elements intersecting on orthographic views and then

3. Lay off the base line, called the stretch-out line,

projecting or transferring these intersection points to the

of the development. The length of this line can

be calculated as š times the diameter of the

developments. The following steps in making

cylinder (3.14 D).

developments for a T-joint are shown in figure 14-45.

4. Divide the stretch-out line into twice the number

of equal parts as the number on the half circle of

the orthographic view (view C).

5. Erect perpendiculars at each point, as shown in

view C.

6. Using a T-square, project the lengths of the

elements on the front view to the development

(view D).

7. Using a French curve, join the resulting points

of intersection in a smooth curve.

When the two pieces of the elbow are the same, you

only need to make one drawing.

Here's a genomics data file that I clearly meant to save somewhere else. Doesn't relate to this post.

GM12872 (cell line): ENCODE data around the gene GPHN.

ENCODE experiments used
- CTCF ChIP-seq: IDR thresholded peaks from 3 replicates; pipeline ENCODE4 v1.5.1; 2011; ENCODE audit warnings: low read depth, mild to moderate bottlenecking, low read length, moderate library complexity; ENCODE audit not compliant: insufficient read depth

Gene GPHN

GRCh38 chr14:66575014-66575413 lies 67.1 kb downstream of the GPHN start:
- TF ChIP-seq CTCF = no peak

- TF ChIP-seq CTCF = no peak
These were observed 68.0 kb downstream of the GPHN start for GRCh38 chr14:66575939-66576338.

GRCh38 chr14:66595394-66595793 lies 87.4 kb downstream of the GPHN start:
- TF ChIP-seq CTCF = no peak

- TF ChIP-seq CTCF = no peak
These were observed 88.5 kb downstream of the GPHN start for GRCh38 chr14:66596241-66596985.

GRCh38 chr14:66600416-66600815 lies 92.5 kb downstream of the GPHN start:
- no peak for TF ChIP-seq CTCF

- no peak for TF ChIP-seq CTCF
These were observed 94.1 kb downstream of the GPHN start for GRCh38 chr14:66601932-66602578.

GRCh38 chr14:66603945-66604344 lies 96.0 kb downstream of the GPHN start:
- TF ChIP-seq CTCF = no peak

When a four-piece elbow is to be drawn, follow the

same steps to produce as many developments as may be

required. The orthographic view may be drawn of the

whole elbow and the developments drawn beside each

separate piece, as shown in figure 14-44. Here, only

one end and one middle development are drawn. The

other two pieces are the same as these.

You must determine the exact points of intersection

when two pieces, such as two cylinders or a cylinder

and a prism, intersect. This is so you can make

developments, for the pieces, that will fit together

without gaps or unnecessary overlaps. These

intersections are determined by carefully drawing the

14-28